• DATA Command
When all the recipient addresses for a message have been entered, and theSMTP-receiver has issued a 250 reply, the next command to follow is theDATA command. The command syntax is:
   DATA CRLF				
The SMTP-receiver will respond with
   354-<start mail input; end with <CRLF>.<CRLF>> ()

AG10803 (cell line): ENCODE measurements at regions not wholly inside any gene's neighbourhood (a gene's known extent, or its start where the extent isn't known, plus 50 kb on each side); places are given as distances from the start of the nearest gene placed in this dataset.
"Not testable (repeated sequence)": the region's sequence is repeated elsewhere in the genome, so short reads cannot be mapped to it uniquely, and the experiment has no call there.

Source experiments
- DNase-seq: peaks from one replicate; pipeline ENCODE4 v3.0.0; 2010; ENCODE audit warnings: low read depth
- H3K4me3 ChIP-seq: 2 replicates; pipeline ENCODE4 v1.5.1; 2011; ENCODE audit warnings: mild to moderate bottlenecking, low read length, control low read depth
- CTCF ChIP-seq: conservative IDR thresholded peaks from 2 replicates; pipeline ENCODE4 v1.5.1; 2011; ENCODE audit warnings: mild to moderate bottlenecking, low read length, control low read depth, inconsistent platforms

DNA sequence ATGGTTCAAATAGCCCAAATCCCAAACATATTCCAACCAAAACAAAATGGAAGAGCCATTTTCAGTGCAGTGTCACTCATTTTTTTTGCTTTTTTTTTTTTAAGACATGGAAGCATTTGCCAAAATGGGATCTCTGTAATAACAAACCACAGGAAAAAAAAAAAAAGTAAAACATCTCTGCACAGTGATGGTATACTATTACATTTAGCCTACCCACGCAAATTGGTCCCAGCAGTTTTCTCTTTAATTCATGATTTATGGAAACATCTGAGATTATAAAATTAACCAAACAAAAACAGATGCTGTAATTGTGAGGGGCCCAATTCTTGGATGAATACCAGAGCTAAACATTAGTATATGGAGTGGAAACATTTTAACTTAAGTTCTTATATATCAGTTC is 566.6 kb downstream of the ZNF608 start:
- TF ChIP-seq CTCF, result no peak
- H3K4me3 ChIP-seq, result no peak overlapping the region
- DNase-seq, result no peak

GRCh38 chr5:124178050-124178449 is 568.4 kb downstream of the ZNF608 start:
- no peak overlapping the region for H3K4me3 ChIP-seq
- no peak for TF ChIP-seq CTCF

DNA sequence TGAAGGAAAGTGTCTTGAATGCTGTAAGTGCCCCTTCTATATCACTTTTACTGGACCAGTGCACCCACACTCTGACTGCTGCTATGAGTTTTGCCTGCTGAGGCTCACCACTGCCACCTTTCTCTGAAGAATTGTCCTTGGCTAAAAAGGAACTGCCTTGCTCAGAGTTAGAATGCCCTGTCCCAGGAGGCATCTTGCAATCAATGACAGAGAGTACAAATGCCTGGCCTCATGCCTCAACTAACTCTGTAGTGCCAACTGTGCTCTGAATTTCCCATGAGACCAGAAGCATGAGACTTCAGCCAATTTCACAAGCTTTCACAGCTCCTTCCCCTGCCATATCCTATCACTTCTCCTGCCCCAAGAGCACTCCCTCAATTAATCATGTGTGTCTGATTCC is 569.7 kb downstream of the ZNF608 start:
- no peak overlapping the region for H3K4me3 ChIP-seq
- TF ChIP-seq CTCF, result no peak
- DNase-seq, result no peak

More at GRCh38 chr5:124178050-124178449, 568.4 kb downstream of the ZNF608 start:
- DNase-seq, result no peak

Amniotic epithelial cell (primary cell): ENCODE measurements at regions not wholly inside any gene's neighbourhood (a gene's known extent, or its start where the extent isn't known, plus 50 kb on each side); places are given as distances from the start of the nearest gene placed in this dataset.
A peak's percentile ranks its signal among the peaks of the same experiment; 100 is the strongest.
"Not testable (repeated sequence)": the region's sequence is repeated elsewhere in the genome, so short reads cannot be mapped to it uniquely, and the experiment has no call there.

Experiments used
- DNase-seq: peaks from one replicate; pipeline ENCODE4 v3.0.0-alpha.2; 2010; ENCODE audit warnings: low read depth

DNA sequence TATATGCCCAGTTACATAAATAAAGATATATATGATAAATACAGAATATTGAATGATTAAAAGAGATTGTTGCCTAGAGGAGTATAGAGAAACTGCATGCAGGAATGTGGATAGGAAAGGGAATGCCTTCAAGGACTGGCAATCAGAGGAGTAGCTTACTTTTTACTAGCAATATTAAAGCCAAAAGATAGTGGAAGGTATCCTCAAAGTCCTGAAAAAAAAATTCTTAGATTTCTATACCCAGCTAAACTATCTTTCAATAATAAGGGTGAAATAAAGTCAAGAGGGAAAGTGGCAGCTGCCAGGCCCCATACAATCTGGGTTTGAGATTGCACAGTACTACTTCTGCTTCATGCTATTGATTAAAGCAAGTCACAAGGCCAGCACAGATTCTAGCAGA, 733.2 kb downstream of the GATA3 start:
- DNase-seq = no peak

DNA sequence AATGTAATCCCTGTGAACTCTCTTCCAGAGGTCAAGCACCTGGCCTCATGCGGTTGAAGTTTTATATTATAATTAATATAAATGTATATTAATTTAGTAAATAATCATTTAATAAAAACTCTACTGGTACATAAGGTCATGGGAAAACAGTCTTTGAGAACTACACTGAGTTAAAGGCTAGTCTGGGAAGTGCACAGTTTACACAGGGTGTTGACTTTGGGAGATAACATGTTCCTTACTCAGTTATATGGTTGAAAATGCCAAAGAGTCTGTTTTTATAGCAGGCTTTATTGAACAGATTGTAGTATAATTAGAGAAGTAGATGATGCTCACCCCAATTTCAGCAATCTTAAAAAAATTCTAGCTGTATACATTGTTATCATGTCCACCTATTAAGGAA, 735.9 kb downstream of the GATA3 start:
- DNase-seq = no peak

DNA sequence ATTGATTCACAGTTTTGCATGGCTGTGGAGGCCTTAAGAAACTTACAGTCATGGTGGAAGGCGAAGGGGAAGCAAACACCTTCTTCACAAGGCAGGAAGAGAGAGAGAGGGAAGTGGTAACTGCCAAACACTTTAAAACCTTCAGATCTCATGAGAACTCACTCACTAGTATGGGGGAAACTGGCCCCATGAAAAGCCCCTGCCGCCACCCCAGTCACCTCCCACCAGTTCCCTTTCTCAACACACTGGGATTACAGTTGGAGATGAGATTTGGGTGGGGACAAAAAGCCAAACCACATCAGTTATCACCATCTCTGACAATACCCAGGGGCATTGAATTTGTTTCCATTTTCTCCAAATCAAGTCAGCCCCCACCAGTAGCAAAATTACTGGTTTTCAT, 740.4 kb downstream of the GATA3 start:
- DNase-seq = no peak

if the DATA command and the information sure to follow can be processed atthat time. If the 354 reply is received, all of the information thatcomprises the message: headers, body text, encoding, etc. will be streamedto the SMTP-receiver. There are two times that we expect a response to theissuance of the DATA command: after it is issued, and when it completes.Completion of the DATA command is marked the SMTP-receiver's reception ofthe <CRLF>.<CRLF> sequence.

Expected alternate responses to issuance of the DATA command are: